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Increasing numbers of people are suffering from Asthma

...but why, and what actually is it? Posted on: 31 Mar 08


Asthma is a significant health problem. Acording to the National Asthma Campaign, the condition continues to grow, and in the UK an estimated 8 million people are diagnosed as having asthma, with 5 million people receiving treatment. The cost of asthma to the NHS is more than £850 million a year.
Asthma is a condition that affects the airways – the small tubes that carry air in and out of the lungs. When a person with asthma comes into contact with an asthma trigger, the muscle around the walls of the airways tightens so that the airway becomes narrower. The lining of the airways becomes inflamed and starts to swell. Often sticky mucus or phlegm is produced. All these reactions cause the airways to become narrower and irritated – leading to the symptoms of asthma.
How do you get it?
Asthma can start at any age. It is difficult to know what causes asthma, but we know it tends to run in families. People whose parents have asthma are more likely to develop asthma. The interaction between genetics, the environment and many aspects of our modern lifestyle have contributed to the rise in asthma:
* smoking during pregnancy increases the chance of a child developing asthma
* second-hand smoke increases the chance of developing asthma
* irritants in the workplace may lead to a person developing asthma
* environmental pollution can make asthma symptoms worse
* indoor environment - centrally heated and poorly ventilated homes have led to an increased exposure to house-dust mites and mould spores, both asthma triggers
* poor diet and an increase in obesity have been linked to asthma
* more hygienic environment has been suggested as a cause of asthma (hygiene hypothesis). International rates of asthma suggest that it is a disease of the developed world. UK has one of the highest incidences of asthma along with other developed countries such as NZ, Australia and Ireland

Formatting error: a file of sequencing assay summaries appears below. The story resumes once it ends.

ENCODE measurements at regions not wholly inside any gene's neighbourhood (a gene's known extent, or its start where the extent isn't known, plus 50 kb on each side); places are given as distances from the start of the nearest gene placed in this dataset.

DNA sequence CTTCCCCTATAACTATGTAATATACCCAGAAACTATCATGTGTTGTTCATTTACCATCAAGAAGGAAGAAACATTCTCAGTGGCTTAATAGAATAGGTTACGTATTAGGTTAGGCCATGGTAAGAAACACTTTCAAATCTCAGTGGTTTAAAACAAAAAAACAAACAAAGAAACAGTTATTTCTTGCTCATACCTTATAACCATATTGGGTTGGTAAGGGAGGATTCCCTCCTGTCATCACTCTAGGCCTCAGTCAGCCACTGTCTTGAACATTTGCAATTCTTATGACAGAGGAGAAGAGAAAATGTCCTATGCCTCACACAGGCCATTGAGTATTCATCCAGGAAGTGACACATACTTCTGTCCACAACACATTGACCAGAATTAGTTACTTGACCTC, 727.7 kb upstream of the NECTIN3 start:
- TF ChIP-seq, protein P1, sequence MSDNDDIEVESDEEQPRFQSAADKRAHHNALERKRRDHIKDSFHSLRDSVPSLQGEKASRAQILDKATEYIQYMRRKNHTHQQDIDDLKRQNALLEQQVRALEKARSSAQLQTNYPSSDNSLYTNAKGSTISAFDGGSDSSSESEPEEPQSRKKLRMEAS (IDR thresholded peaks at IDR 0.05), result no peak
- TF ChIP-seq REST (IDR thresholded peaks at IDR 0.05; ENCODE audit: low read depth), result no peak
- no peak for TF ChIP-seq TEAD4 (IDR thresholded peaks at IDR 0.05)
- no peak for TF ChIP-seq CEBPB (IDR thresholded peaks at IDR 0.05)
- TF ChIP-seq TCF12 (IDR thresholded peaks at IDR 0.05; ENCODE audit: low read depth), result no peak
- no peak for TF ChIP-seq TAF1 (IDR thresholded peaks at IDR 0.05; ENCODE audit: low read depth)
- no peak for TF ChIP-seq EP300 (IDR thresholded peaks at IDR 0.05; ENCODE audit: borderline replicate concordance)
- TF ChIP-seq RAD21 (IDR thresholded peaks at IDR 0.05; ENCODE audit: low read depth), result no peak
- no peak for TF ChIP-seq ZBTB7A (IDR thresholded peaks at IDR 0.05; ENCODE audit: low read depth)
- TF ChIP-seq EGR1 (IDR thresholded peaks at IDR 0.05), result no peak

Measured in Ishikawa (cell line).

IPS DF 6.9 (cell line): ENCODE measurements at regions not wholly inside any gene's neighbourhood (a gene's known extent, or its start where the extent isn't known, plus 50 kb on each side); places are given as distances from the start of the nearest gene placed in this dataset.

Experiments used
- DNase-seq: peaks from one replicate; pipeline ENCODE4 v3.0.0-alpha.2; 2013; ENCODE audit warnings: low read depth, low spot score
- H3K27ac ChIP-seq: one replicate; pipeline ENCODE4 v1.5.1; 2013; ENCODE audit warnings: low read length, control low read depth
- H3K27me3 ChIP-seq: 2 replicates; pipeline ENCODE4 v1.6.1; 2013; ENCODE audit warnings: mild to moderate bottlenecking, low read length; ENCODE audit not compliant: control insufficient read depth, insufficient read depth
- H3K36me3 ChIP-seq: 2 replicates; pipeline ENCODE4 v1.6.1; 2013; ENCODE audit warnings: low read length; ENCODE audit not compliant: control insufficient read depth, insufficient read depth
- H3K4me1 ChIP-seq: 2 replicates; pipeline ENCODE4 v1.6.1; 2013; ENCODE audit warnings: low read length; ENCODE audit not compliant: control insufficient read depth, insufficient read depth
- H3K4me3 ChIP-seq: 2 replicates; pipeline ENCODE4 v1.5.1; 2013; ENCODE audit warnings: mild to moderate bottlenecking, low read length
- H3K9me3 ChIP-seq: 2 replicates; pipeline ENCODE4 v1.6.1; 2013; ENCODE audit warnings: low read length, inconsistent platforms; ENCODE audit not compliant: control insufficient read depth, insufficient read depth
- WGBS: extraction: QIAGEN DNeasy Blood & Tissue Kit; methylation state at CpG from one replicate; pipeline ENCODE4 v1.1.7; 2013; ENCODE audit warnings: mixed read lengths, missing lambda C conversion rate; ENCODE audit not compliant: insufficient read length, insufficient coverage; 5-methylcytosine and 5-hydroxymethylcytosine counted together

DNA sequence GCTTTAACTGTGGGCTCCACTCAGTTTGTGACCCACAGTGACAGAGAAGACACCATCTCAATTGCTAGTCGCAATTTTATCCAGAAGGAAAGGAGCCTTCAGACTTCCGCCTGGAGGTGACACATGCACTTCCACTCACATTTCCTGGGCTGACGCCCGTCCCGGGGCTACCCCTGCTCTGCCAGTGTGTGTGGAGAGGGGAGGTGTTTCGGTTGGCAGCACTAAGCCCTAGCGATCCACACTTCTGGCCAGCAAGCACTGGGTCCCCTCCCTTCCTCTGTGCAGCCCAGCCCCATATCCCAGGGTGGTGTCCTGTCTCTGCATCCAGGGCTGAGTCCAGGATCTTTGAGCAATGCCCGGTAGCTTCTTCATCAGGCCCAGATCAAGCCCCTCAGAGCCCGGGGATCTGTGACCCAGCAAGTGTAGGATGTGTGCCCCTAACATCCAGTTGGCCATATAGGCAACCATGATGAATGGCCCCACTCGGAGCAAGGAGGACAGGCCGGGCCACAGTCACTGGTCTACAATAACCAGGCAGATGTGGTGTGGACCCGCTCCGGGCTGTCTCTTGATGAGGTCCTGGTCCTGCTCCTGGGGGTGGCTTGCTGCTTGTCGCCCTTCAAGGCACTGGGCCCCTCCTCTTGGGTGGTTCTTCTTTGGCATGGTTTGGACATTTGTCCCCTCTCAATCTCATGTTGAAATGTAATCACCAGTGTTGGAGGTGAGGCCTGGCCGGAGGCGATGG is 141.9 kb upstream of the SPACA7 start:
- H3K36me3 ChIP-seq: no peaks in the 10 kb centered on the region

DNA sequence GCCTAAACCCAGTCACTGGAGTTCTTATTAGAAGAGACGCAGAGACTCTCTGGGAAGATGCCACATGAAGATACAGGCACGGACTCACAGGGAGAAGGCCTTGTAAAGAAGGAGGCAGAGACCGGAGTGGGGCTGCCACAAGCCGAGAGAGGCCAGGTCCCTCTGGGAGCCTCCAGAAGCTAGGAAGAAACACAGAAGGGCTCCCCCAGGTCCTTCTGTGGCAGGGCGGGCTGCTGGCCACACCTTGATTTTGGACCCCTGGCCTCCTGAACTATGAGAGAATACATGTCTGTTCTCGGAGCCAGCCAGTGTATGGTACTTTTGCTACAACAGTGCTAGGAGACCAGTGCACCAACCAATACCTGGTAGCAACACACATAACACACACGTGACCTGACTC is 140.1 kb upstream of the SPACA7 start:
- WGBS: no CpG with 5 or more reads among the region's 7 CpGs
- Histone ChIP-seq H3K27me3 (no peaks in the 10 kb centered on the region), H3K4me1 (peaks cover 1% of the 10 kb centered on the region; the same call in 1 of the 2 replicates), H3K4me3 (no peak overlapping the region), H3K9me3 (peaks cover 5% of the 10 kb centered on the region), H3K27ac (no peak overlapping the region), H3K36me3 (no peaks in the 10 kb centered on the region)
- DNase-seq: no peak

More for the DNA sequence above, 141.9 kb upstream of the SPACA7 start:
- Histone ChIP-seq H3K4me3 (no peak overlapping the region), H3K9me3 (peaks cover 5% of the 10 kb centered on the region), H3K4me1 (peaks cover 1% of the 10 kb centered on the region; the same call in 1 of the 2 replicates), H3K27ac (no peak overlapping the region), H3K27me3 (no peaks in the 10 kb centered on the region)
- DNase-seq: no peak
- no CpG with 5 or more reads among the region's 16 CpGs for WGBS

Who is most likely to get Asthma?
Allergies and asthma tend to run in families. If one parent has asthma, the chance of their child developing asthma is approximately double that of children whose parents don’t have asthma. A child is 35% more likely to develop asthma if the mother smokes during pregnancy. If a child is exposed to second hand smoke because both parents smoke, they are 1.5 times more likely to develop asthma.
What can you do if you get it.
To help you to control your asthma symptoms, your doctor or nurse should discuss with you the best way you can control your symptoms and as part of this should give you a written record of your asthma medicines and what to do if your symptoms get worse. At your review, ask them for an asthma medicine card and a personal asthma action plan.
Can it be cured?
There is currently no cure for asthma. However, there are some excellent treatments available to help you to control your asthma. The most effective way of taking most asthma treatments is to inhale the medicine so it gets straight into your lungs. There are a variety of inhalers available and it is important that you use a device that you are comfortable with and can use properly. Your doctor or nurse will advise you on the most appropriate device and should demonstrate how to use it correctly.

The Hygiene Hypothesis
The theory is that early exposure to certain bacteria may help children to develop effective immune systems and therefore be able to ward off allergies. Children living on farms and in close proximity with animals tend to have lower rates of asthma, as do third, fourth and fifth children in large families, where frequent infections caught from older siblings may stimulate the immune system on the infections side and reduce the risk of development of allergic conditions including asthma. More about The Hygiene Hypothesis.
Useful info:

Mike Wood

Last updated on: 27/08/2010 11:40:18

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